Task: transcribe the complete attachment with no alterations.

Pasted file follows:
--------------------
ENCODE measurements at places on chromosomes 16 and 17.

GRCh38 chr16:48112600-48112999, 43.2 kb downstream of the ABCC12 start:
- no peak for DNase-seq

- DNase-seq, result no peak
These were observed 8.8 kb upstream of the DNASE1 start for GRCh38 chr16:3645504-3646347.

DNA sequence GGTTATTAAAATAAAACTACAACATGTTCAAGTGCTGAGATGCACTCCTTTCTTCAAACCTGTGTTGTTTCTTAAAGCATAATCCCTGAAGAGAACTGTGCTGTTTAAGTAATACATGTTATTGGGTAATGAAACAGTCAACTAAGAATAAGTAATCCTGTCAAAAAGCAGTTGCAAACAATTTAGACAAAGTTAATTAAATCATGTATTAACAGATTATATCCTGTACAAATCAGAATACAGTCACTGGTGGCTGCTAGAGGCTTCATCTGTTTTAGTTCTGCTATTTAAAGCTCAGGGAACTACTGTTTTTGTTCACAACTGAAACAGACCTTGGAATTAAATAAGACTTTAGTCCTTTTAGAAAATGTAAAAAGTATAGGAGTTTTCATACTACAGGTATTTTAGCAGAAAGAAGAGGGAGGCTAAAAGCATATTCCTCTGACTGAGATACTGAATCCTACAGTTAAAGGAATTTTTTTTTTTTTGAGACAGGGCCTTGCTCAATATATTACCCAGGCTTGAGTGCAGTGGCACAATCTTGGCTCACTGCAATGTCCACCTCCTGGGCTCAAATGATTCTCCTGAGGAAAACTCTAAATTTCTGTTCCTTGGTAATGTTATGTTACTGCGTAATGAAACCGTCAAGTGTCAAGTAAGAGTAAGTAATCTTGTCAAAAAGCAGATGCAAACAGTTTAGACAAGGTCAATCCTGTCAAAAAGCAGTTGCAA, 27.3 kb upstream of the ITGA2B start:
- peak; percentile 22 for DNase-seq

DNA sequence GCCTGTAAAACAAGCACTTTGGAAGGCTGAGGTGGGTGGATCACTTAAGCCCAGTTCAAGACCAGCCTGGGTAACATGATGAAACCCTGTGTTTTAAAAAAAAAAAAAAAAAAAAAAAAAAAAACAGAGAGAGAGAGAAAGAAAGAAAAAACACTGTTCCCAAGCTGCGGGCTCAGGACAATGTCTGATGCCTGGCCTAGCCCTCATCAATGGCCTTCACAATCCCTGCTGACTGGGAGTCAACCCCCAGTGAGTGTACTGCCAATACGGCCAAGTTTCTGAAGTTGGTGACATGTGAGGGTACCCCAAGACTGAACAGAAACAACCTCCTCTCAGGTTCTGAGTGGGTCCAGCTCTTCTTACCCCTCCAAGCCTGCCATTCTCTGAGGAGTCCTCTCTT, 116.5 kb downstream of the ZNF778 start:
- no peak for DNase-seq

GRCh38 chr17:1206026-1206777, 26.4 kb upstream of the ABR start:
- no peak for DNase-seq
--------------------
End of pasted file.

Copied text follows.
ENCODE measurements at places on chromosomes 16 and 17.

GRCh38 chr16:48112600-48112999, 43.2 kb downstream of the ABCC12 start:
- no peak for DNase-seq

- DNase-seq, result no peak
These were observed 8.8 kb upstream of the DNASE1 start for GRCh38 chr16:3645504-3646347.

DNA sequence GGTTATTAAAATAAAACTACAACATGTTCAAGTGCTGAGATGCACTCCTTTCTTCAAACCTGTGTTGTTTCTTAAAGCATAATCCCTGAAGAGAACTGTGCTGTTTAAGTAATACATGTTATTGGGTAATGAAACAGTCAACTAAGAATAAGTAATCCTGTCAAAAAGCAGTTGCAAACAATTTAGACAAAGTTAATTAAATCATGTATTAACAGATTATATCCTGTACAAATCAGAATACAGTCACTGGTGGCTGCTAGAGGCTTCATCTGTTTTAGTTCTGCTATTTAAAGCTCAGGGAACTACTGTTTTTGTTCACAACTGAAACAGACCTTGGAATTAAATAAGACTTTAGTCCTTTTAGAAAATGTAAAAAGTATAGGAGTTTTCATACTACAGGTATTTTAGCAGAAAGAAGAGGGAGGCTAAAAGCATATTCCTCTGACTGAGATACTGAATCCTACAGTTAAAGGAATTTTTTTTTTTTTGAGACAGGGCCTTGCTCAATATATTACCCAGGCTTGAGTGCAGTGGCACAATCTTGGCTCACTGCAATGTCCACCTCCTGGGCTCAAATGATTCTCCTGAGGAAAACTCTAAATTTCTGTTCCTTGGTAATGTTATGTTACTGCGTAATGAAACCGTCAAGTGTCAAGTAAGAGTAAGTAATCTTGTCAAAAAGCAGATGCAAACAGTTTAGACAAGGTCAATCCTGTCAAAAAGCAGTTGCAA, 27.3 kb upstream of the ITGA2B start:
- peak; percentile 22 for DNase-seq

DNA sequence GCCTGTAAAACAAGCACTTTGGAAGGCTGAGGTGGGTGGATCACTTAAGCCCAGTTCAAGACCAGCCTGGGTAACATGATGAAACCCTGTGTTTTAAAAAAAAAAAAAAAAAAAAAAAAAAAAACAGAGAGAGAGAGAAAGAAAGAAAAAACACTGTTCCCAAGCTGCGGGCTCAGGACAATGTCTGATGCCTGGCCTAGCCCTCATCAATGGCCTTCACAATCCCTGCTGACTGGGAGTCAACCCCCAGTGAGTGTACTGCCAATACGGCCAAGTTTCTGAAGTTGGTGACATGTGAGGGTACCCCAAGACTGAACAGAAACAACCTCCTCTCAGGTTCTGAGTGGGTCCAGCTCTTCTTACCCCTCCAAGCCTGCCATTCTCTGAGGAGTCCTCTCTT, 116.5 kb downstream of the ZNF778 start:
- no peak for DNase-seq

GRCh38 chr17:1206026-1206777, 26.4 kb upstream of the ABR start:
- no peak for DNase-seq